Consider the size and scope of your project when trying to match MMC systems that best suit. Student accommodation, hotels and medium to high rise apartments generally have more repeatability on a floor-by-floor basis and therefore, if designed properly for modular, they should equate to a good match for a modular MMC system. Please ensure that your services line up! Good vertical riser space that is consistent and easy to access is vital for deploying a modular solution. We often see traditionally designed building layouts with boxes drawn over the plan to highlight the “modular breakdown” yet the service risers dogleg all around the building. It’s not just as simple as drawing rectangles on a plan but it’s also not rocket science!

All of that said, modular construction isn’t JUST for high volumes or high repeatability. There are low-volume, project specific modular manufacturers, in fact the UK is has a lot of them and they are very good at what they do. A lot of the lower volume modular manufacturers are active in delivery of schools and hospitals. Modular pays off in these instances because it can be installed quickly, within tight timeframes such as school holidays. We are starting to see modular pick-up for the low-rise residential sector too with investors and developers beginning to realise they can off-load their finance faster if the build is turned around and handed over quicker than traditional.

Generally, if you’re looking at low-rise buildings or low volume buildings with low levels of repeatability in the design you’ll need to opt for a panelised system. Panelised systems can be delivered to tighter sites and are lighter in delivery, meaning a smaller crane can be used. A panelised system will take longer to complete than volumetric since there will be more to complete on-site but is still faster than doing all on-site. If you have a project that isn’t going to benefit much from a super quick turnaround and is difficult to access then you should start exploring the panelised system providers on the market.


The UK has a wide range of products on offer in the market. These products range from bathroom pods, wall panels and floor cassettes through to full modular. Across the range of product you’ll find different materials. You might be on the market for a panelised system only to discover that there are timber frame, Cross Laminated Timber (CLT), steel frame or Structurally Insulated Panel (SIP) products on the market. Which one is right for your particular project will depend upon a number of factors that should all be considered in the “optioneering” stage of your project but even when you find the right system and right material for your project you’ll then have to engage the supply chain and understand more specifically what each different manufacturers USPs are.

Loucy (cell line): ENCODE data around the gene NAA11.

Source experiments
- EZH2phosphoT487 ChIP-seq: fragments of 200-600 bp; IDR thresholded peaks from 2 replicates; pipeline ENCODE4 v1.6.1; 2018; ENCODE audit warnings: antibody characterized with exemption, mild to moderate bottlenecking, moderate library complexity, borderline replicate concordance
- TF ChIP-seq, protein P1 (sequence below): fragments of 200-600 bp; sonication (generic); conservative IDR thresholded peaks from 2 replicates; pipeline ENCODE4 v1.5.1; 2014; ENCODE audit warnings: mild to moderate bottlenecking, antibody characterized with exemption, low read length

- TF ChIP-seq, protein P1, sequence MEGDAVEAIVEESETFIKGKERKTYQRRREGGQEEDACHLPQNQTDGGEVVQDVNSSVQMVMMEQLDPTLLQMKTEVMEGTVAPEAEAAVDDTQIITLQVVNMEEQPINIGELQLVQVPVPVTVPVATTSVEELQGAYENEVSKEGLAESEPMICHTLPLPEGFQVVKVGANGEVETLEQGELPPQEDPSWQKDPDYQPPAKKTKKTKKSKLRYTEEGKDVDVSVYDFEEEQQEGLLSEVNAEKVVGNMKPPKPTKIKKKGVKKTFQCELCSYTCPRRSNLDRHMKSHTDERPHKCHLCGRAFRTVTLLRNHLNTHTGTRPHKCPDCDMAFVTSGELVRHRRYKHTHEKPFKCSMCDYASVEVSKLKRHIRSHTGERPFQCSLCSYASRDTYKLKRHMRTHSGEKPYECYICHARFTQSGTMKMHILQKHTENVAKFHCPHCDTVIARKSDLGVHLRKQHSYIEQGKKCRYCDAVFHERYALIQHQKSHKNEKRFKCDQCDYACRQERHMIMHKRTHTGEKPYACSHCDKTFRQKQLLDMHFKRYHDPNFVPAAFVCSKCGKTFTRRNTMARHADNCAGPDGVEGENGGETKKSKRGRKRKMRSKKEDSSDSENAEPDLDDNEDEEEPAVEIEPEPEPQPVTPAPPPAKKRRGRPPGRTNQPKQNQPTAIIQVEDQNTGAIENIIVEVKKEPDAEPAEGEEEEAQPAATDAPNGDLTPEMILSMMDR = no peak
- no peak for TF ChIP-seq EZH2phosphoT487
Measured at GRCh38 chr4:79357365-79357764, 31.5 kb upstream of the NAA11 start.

Our advice is to take baby steps when learning about your supply chain. Don’t assume modular volumetric is the only MMC answer. Try to aim for higher levels of “pre-assembly” in your projects and make sure that you have the right advice onboard are each stage of the project.


The right advice is certainly something the industry is suffering from. The biggest risk we’ve identified, to date, that is slowing MMC uptake is bad advice. MMC isn’t rocket science but engaging the wrong supplier, failing to put the right risk mitigation in at the design stage, and coming to the party with unrealistic expectations of how interfaces with different systems can be managed, are all just a few of the bumps in the road that can be negotiated better with the right advice.

One place to go to for sound, independent direction about who you should engage is the Offsite Alliance. The Offsite Alliance is an industry body that has seen phenomenal growth since it began in 2019 and is now the “go-to” place if you need to understand the reputable organisations and manufacturers you should engage with. For more information visit:

These are just a few key pointers that should help you steer your next project successfully when it comes to deploying any MMC solution. The headline, as ever, is to always make sure that you’ve got the right advice on board as early as possible. Early engagement is absolutely vital.